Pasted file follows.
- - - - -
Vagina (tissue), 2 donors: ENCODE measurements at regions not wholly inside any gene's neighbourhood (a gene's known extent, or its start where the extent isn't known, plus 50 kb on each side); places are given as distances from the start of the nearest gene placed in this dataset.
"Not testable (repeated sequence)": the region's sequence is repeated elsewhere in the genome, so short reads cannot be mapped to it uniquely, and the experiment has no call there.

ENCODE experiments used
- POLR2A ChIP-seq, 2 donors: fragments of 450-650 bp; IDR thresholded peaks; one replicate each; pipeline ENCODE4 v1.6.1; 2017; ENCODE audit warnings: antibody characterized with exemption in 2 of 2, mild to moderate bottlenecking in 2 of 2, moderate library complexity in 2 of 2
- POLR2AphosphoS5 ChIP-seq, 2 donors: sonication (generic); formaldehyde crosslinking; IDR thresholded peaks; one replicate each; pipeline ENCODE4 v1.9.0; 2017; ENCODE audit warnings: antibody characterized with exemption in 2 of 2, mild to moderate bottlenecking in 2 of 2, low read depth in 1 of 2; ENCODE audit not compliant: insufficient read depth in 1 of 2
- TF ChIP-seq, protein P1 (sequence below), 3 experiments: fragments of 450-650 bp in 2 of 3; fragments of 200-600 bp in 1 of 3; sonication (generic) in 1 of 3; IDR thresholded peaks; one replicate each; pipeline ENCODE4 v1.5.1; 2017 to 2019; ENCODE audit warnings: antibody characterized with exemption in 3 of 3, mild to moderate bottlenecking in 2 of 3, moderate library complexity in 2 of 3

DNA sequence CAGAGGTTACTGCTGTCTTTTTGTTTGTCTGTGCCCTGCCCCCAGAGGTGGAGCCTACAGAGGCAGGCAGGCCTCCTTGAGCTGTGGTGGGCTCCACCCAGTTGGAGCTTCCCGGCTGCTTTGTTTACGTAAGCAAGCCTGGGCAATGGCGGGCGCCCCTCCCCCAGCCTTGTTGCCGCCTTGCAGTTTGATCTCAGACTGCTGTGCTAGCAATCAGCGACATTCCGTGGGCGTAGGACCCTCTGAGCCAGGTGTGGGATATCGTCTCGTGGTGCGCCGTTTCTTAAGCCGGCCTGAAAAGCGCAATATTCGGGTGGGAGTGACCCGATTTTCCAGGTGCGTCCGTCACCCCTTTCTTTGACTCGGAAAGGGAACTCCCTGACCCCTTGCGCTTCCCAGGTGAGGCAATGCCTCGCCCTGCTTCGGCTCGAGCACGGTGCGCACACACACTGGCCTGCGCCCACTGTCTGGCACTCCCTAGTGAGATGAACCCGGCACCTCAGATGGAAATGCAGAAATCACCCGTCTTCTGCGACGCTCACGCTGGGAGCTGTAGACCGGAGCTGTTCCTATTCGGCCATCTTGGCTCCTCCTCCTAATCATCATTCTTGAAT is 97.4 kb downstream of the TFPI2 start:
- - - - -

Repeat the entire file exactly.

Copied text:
Vagina (tissue), 2 donors: ENCODE measurements at regions not wholly inside any gene's neighbourhood (a gene's known extent, or its start where the extent isn't known, plus 50 kb on each side); places are given as distances from the start of the nearest gene placed in this dataset.
"Not testable (repeated sequence)": the region's sequence is repeated elsewhere in the genome, so short reads cannot be mapped to it uniquely, and the experiment has no call there.

ENCODE experiments used
- POLR2A ChIP-seq, 2 donors: fragments of 450-650 bp; IDR thresholded peaks; one replicate each; pipeline ENCODE4 v1.6.1; 2017; ENCODE audit warnings: antibody characterized with exemption in 2 of 2, mild to moderate bottlenecking in 2 of 2, moderate library complexity in 2 of 2
- POLR2AphosphoS5 ChIP-seq, 2 donors: sonication (generic); formaldehyde crosslinking; IDR thresholded peaks; one replicate each; pipeline ENCODE4 v1.9.0; 2017; ENCODE audit warnings: antibody characterized with exemption in 2 of 2, mild to moderate bottlenecking in 2 of 2, low read depth in 1 of 2; ENCODE audit not compliant: insufficient read depth in 1 of 2
- TF ChIP-seq, protein P1 (sequence below), 3 experiments: fragments of 450-650 bp in 2 of 3; fragments of 200-600 bp in 1 of 3; sonication (generic) in 1 of 3; IDR thresholded peaks; one replicate each; pipeline ENCODE4 v1.5.1; 2017 to 2019; ENCODE audit warnings: antibody characterized with exemption in 3 of 3, mild to moderate bottlenecking in 2 of 3, moderate library complexity in 2 of 3

DNA sequence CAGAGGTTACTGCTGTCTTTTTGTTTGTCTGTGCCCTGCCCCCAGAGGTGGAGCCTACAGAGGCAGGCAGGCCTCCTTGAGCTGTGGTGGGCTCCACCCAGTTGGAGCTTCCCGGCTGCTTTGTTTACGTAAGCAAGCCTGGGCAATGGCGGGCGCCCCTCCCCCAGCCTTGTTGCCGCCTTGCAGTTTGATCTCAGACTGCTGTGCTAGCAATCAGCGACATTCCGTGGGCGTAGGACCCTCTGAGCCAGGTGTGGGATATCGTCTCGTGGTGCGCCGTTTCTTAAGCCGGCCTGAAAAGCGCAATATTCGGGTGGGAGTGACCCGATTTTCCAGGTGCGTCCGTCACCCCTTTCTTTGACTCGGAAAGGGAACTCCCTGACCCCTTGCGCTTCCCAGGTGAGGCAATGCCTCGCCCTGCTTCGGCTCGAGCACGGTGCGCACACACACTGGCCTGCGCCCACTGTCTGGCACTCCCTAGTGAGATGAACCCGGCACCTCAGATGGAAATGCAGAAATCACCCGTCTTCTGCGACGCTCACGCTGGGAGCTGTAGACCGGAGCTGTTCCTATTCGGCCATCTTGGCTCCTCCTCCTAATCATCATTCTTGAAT is 97.4 kb downstream of the TFPI2 start: